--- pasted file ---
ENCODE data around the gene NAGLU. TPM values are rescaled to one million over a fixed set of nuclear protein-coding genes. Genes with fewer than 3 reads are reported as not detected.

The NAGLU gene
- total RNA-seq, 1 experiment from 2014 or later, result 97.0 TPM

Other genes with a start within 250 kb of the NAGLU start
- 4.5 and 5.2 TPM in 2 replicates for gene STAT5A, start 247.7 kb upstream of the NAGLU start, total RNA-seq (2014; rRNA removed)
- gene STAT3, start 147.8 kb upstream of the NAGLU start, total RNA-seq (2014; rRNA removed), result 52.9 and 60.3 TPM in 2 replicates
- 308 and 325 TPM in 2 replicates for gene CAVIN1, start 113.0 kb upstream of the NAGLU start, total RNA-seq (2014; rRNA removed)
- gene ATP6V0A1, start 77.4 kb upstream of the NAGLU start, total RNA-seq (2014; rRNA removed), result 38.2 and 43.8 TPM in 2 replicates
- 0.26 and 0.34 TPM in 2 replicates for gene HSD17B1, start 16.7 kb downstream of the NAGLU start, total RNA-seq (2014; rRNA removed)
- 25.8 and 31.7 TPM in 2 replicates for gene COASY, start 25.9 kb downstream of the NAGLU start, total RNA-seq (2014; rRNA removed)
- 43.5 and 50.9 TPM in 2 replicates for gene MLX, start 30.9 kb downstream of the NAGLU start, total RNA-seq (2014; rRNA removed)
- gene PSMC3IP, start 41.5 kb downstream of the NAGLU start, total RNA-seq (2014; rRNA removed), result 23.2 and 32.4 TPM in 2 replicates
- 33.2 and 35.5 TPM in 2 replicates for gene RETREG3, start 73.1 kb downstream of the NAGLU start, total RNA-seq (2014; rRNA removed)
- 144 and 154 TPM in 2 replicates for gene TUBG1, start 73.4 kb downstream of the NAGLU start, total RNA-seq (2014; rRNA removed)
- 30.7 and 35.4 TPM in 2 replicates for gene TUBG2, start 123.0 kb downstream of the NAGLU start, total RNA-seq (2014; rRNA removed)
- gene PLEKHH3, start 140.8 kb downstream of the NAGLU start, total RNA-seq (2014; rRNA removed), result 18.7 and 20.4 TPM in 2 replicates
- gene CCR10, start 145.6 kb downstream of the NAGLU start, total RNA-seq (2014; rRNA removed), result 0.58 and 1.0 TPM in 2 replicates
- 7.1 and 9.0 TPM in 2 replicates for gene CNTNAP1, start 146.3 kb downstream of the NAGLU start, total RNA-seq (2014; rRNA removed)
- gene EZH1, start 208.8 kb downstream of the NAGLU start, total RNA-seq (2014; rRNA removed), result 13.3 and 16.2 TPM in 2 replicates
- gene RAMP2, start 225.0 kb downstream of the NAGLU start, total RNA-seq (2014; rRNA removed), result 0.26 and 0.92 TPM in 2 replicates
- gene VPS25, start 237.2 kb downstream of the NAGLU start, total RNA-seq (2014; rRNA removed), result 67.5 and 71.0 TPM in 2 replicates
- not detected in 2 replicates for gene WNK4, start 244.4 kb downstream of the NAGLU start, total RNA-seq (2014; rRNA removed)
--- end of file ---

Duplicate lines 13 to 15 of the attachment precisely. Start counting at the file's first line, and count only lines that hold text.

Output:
- 33.2 and 35.5 TPM in 2 replicates for gene RETREG3, start 73.1 kb downstream of the NAGLU start, total RNA-seq (2014; rRNA removed)
- 144 and 154 TPM in 2 replicates for gene TUBG1, start 73.4 kb downstream of the NAGLU start, total RNA-seq (2014; rRNA removed)
- 30.7 and 35.4 TPM in 2 replicates for gene TUBG2, start 123.0 kb downstream of the NAGLU start, total RNA-seq (2014; rRNA removed)